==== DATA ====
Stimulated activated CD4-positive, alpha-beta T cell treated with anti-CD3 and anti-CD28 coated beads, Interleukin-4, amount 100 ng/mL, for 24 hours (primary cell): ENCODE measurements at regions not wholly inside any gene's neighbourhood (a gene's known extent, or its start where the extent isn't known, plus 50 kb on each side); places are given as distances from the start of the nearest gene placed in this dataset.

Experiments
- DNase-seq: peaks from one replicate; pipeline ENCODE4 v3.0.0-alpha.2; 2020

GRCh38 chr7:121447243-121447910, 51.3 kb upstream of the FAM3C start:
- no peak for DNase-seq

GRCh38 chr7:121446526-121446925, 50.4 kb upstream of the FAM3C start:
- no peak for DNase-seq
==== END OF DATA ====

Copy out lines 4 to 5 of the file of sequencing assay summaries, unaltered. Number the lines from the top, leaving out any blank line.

GRCh38 chr7:121447243-121447910, 51.3 kb upstream of the FAM3C start:
- no peak for DNase-seq